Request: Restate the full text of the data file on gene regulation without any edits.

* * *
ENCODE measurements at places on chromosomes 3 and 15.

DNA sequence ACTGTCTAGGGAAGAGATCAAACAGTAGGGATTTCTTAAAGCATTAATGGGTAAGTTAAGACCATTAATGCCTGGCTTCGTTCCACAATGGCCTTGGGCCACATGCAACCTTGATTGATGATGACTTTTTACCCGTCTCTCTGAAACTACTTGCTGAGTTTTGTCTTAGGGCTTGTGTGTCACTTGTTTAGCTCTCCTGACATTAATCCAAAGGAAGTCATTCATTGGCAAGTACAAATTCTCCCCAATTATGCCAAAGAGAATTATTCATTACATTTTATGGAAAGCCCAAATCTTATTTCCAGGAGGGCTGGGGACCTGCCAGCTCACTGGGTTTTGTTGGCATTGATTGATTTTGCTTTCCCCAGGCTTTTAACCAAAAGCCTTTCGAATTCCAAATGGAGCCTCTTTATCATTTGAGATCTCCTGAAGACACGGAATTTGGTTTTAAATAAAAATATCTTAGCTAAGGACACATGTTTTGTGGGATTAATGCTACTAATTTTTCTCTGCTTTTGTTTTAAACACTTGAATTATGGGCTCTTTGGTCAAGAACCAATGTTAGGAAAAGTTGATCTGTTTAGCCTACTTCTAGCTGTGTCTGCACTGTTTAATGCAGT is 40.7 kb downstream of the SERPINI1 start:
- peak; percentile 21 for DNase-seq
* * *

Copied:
ENCODE measurements at places on chromosomes 3 and 15.

DNA sequence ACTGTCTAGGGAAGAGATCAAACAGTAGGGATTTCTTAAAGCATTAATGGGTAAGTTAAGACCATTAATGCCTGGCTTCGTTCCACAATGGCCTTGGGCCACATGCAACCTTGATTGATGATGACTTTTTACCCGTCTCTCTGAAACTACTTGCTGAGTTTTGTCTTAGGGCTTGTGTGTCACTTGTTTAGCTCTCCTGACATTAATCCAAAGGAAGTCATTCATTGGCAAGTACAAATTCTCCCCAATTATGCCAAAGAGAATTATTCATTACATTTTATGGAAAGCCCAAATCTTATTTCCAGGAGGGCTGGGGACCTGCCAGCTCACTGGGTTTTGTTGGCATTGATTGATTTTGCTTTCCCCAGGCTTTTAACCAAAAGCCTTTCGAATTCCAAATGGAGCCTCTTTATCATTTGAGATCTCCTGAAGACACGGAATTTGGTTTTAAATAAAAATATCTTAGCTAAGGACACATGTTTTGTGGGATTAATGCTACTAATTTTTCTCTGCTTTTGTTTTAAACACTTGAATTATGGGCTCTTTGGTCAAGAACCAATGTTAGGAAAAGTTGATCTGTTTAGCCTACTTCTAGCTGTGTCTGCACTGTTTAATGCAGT is 40.7 kb downstream of the SERPINI1 start:
- peak; percentile 21 for DNase-seq